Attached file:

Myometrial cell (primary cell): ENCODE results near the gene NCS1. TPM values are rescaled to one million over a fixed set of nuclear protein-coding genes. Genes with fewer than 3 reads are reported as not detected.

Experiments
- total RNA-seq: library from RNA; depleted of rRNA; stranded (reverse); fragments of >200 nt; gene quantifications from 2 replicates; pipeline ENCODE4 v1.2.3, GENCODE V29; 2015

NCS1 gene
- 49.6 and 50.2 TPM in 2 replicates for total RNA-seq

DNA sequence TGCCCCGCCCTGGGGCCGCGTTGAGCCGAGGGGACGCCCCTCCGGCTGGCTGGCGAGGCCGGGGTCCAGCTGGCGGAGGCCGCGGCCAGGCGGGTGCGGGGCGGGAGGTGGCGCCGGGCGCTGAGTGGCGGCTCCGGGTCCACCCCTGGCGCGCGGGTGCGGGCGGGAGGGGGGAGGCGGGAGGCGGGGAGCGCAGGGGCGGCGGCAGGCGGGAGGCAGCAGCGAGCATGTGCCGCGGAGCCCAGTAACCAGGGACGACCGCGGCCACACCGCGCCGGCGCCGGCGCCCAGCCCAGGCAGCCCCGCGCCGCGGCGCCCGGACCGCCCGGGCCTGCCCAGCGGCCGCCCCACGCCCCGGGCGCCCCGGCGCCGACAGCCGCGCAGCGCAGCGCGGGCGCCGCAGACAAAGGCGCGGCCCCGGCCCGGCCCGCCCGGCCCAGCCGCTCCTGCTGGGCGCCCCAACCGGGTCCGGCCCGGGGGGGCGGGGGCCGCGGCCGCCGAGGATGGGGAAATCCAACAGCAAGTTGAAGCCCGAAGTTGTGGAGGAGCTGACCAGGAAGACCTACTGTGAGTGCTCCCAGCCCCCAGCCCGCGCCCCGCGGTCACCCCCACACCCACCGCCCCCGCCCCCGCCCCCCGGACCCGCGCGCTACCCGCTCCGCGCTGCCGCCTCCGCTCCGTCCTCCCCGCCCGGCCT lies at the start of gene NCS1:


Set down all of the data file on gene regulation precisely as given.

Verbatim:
Myometrial cell (primary cell): ENCODE results near the gene NCS1. TPM values are rescaled to one million over a fixed set of nuclear protein-coding genes. Genes with fewer than 3 reads are reported as not detected.

Experiments
- total RNA-seq: library from RNA; depleted of rRNA; stranded (reverse); fragments of >200 nt; gene quantifications from 2 replicates; pipeline ENCODE4 v1.2.3, GENCODE V29; 2015

NCS1 gene
- 49.6 and 50.2 TPM in 2 replicates for total RNA-seq

DNA sequence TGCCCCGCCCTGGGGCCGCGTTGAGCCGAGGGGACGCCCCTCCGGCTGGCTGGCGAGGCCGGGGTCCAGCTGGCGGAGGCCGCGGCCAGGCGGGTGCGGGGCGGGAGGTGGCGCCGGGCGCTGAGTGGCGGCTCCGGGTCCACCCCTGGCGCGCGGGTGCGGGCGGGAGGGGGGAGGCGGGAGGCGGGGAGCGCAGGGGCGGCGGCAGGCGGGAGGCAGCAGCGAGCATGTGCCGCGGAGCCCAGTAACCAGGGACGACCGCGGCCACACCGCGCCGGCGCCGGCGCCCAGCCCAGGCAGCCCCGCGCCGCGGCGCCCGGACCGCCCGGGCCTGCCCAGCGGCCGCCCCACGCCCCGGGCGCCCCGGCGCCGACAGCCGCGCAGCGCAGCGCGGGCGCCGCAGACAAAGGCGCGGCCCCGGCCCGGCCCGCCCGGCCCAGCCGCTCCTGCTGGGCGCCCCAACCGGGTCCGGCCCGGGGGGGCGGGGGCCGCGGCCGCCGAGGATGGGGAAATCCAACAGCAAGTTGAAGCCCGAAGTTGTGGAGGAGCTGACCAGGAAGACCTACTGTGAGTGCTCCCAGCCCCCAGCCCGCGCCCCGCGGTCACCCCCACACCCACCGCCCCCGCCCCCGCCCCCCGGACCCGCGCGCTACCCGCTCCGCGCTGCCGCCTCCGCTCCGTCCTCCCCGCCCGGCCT lies at the start of gene NCS1: